This is probably a bit basic, but I feel compelled to ask the question. In the practical use of mechanica, I am having a bit of a problem understanding what practical uses there are for springs in analysis. Can someone give me a practical example? Maybe a short description of the intended use for springs?
We design multiple axis positioning systems (think X-Y stages). I use springs to model the linear bearings. The ProM-springs are a bit flaky in torsion, but with careful set-up, a quad set can model a linear bearing's pitch, yaw, and roll stiffnesses, as well as the lateral Ky & Kz.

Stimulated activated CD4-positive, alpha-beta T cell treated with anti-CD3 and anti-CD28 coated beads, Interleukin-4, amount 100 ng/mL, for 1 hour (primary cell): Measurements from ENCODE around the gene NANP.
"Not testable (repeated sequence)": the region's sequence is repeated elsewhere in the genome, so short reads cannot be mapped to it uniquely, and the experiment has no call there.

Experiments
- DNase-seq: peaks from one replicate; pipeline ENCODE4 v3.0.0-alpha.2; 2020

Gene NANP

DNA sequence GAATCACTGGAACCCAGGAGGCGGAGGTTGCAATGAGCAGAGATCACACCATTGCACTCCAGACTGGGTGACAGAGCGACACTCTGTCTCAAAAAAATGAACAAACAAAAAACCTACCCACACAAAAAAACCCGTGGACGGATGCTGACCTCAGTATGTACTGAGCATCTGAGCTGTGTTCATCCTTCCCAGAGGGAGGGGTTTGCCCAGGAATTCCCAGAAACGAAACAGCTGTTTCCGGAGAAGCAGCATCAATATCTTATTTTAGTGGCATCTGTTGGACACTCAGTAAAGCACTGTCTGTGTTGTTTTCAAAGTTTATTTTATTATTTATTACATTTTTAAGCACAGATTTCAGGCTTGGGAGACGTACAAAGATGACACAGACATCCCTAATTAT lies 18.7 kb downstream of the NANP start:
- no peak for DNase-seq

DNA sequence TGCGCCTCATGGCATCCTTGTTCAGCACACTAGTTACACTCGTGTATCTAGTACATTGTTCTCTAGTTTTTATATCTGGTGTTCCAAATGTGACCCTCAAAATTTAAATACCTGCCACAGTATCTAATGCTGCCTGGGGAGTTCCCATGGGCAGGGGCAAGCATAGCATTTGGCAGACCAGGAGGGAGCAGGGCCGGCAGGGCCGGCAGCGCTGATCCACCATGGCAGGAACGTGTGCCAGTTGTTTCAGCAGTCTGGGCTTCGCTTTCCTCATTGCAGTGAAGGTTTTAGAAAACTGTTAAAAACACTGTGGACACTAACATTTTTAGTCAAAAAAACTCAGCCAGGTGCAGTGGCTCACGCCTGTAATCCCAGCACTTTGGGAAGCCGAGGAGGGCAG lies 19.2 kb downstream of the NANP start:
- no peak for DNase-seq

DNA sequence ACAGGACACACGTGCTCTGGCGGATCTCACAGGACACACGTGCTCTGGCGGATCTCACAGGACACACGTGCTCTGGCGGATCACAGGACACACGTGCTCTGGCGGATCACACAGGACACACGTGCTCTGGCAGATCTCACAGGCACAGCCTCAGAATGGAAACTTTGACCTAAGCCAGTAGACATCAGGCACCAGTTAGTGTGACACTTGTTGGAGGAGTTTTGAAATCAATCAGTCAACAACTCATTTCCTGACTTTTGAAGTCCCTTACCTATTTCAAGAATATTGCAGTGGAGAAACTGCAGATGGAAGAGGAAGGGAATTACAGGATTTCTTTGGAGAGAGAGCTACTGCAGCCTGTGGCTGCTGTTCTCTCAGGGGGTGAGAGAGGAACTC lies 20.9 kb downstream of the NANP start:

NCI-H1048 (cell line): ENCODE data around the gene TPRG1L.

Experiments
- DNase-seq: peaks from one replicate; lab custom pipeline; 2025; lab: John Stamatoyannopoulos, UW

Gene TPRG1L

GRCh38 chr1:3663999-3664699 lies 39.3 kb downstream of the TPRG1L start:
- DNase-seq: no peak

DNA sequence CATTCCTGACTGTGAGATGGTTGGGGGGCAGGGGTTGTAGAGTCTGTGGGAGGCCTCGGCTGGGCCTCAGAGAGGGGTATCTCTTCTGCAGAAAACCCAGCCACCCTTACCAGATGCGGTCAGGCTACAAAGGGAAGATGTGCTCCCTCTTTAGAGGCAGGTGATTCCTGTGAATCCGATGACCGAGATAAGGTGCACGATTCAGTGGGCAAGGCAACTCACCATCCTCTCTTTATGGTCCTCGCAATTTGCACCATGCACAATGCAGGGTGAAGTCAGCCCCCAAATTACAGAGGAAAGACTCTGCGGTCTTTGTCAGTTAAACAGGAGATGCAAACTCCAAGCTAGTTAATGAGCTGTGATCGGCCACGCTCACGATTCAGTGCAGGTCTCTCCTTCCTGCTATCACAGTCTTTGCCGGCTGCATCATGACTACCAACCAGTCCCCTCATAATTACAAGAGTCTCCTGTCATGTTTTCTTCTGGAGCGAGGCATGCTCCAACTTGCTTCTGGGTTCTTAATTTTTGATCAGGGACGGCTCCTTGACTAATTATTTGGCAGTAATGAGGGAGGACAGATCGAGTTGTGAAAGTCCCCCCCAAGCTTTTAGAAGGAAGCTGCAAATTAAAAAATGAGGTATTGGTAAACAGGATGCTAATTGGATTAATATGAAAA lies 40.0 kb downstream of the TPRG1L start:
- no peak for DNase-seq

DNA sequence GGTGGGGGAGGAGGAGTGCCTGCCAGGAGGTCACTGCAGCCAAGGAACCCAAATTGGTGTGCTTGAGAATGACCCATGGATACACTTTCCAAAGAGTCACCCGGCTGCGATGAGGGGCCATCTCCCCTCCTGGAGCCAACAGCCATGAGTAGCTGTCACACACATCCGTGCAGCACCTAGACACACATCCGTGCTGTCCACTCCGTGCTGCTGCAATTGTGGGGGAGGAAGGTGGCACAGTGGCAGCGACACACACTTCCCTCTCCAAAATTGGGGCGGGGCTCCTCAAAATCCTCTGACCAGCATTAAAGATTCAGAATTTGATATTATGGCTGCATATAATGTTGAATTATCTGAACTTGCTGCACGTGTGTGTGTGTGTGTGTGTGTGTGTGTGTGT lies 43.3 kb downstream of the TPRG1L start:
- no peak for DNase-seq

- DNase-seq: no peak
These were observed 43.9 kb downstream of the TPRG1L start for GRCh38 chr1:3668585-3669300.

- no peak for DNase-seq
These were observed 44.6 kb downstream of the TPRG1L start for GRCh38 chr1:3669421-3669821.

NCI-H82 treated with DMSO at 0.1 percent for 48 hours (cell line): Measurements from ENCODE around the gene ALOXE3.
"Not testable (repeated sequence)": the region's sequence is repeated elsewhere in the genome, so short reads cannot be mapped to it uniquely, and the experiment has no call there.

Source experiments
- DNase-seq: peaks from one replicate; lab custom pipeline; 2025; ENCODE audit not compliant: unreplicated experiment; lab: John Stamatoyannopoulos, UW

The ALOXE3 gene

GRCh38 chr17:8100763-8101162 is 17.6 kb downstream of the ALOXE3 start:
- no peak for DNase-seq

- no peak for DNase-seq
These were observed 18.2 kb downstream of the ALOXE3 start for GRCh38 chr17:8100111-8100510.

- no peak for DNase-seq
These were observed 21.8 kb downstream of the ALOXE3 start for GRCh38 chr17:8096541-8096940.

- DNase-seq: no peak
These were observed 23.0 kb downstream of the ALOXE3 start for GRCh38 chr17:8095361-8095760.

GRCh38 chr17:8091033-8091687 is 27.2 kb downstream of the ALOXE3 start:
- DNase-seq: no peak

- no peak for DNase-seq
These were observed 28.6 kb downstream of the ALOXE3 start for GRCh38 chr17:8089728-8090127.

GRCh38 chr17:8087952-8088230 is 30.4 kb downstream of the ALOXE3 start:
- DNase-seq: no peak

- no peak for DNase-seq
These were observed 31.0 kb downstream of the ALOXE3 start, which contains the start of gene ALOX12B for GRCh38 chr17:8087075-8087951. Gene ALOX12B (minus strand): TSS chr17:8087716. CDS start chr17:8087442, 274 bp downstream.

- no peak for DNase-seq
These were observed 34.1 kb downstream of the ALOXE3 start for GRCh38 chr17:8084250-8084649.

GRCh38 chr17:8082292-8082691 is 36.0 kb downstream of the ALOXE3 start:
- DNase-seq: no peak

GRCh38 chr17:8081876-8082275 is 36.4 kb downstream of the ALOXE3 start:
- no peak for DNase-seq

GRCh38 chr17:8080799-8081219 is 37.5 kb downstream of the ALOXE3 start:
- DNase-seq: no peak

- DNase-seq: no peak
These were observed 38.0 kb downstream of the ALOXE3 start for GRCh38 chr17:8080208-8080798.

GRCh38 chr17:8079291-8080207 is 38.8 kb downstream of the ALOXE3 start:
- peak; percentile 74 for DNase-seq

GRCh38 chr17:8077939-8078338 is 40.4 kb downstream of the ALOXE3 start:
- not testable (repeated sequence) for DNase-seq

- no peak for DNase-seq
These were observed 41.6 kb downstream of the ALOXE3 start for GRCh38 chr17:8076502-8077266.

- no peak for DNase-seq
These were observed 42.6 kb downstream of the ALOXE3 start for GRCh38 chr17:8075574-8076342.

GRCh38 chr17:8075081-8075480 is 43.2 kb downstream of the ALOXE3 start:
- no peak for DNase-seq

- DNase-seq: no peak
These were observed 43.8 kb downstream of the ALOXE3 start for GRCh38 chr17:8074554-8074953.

By far, springs in FEA have been mostly used to model fasteners. However, there are other novel uses, such as those you have already heard of from other users.
Springs are very efficient (run time) and represent the most basic property of the finite element method, stiffness. They do a very nice job of solving the force and displacement components of a model. You will not have stress output available for springs.
The caveat with springs is that since there is no area at the point of load transfer, stresses are unreliable at the mating parts in the vicinity of the spring attach points. If you are solving for stresses in your analysis, you may consider excluding elements in those vicinities from convergence (MPA convergence algorithm, of course). The run will complete much faster.
Randy Speed President and CEO Speed Consulting, LLC (972) 938-0490 ph (972) 937-2319 fax www.speedconsulting.com